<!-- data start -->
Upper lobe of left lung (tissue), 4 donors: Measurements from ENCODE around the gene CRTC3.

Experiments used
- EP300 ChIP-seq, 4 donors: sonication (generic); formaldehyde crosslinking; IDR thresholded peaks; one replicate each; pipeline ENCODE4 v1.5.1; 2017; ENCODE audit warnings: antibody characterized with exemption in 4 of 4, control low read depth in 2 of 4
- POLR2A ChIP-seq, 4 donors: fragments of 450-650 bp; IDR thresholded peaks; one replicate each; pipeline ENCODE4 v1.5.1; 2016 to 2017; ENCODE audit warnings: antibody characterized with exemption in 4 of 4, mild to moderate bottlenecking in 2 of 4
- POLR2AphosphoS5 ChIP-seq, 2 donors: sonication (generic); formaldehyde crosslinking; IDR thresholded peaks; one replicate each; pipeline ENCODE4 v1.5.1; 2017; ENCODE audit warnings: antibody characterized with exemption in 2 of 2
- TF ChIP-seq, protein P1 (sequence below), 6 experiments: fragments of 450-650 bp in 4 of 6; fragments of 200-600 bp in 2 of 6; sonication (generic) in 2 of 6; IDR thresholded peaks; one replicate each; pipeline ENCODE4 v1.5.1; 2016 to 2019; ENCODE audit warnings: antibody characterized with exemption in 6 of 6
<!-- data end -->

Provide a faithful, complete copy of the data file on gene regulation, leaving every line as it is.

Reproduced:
Upper lobe of left lung (tissue), 4 donors: Measurements from ENCODE around the gene CRTC3.

Experiments used
- EP300 ChIP-seq, 4 donors: sonication (generic); formaldehyde crosslinking; IDR thresholded peaks; one replicate each; pipeline ENCODE4 v1.5.1; 2017; ENCODE audit warnings: antibody characterized with exemption in 4 of 4, control low read depth in 2 of 4
- POLR2A ChIP-seq, 4 donors: fragments of 450-650 bp; IDR thresholded peaks; one replicate each; pipeline ENCODE4 v1.5.1; 2016 to 2017; ENCODE audit warnings: antibody characterized with exemption in 4 of 4, mild to moderate bottlenecking in 2 of 4
- POLR2AphosphoS5 ChIP-seq, 2 donors: sonication (generic); formaldehyde crosslinking; IDR thresholded peaks; one replicate each; pipeline ENCODE4 v1.5.1; 2017; ENCODE audit warnings: antibody characterized with exemption in 2 of 2
- TF ChIP-seq, protein P1 (sequence below), 6 experiments: fragments of 450-650 bp in 4 of 6; fragments of 200-600 bp in 2 of 6; sonication (generic) in 2 of 6; IDR thresholded peaks; one replicate each; pipeline ENCODE4 v1.5.1; 2016 to 2019; ENCODE audit warnings: antibody characterized with exemption in 6 of 6